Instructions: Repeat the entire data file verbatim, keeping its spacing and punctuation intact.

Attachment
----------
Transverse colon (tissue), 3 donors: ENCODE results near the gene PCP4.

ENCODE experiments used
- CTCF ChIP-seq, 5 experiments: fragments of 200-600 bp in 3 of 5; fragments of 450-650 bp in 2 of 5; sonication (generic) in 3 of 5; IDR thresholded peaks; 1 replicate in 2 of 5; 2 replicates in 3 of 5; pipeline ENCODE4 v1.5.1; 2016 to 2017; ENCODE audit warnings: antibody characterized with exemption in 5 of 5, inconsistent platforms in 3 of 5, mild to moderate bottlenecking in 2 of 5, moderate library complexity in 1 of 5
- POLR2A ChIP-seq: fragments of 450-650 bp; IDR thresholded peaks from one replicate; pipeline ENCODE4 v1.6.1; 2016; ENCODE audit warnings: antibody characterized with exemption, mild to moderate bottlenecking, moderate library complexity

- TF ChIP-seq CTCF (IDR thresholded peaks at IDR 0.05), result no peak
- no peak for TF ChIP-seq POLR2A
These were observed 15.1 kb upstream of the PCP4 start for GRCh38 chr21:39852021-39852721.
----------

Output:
Transverse colon (tissue), 3 donors: ENCODE results near the gene PCP4.

ENCODE experiments used
- CTCF ChIP-seq, 5 experiments: fragments of 200-600 bp in 3 of 5; fragments of 450-650 bp in 2 of 5; sonication (generic) in 3 of 5; IDR thresholded peaks; 1 replicate in 2 of 5; 2 replicates in 3 of 5; pipeline ENCODE4 v1.5.1; 2016 to 2017; ENCODE audit warnings: antibody characterized with exemption in 5 of 5, inconsistent platforms in 3 of 5, mild to moderate bottlenecking in 2 of 5, moderate library complexity in 1 of 5
- POLR2A ChIP-seq: fragments of 450-650 bp; IDR thresholded peaks from one replicate; pipeline ENCODE4 v1.6.1; 2016; ENCODE audit warnings: antibody characterized with exemption, mild to moderate bottlenecking, moderate library complexity

- TF ChIP-seq CTCF (IDR thresholded peaks at IDR 0.05), result no peak
- no peak for TF ChIP-seq POLR2A
These were observed 15.1 kb upstream of the PCP4 start for GRCh38 chr21:39852021-39852721.